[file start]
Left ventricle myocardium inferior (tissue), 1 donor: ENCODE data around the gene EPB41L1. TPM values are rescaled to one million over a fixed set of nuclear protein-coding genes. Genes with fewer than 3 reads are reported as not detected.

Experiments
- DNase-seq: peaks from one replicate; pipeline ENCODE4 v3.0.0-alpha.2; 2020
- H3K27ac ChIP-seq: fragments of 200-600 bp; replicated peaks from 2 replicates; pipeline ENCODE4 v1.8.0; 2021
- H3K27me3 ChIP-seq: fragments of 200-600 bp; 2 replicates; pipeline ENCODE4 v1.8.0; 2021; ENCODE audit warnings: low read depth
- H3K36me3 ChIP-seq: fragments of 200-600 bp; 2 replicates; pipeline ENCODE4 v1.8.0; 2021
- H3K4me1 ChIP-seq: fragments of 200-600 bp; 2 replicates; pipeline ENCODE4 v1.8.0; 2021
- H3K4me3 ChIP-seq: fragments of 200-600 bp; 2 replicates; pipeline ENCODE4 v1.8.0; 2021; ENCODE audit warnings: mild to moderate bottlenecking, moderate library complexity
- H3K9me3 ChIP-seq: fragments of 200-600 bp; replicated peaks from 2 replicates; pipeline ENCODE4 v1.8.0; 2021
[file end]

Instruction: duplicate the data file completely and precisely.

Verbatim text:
Left ventricle myocardium inferior (tissue), 1 donor: ENCODE data around the gene EPB41L1. TPM values are rescaled to one million over a fixed set of nuclear protein-coding genes. Genes with fewer than 3 reads are reported as not detected.

Experiments
- DNase-seq: peaks from one replicate; pipeline ENCODE4 v3.0.0-alpha.2; 2020
- H3K27ac ChIP-seq: fragments of 200-600 bp; replicated peaks from 2 replicates; pipeline ENCODE4 v1.8.0; 2021
- H3K27me3 ChIP-seq: fragments of 200-600 bp; 2 replicates; pipeline ENCODE4 v1.8.0; 2021; ENCODE audit warnings: low read depth
- H3K36me3 ChIP-seq: fragments of 200-600 bp; 2 replicates; pipeline ENCODE4 v1.8.0; 2021
- H3K4me1 ChIP-seq: fragments of 200-600 bp; 2 replicates; pipeline ENCODE4 v1.8.0; 2021
- H3K4me3 ChIP-seq: fragments of 200-600 bp; 2 replicates; pipeline ENCODE4 v1.8.0; 2021; ENCODE audit warnings: mild to moderate bottlenecking, moderate library complexity
- H3K9me3 ChIP-seq: fragments of 200-600 bp; replicated peaks from 2 replicates; pipeline ENCODE4 v1.8.0; 2021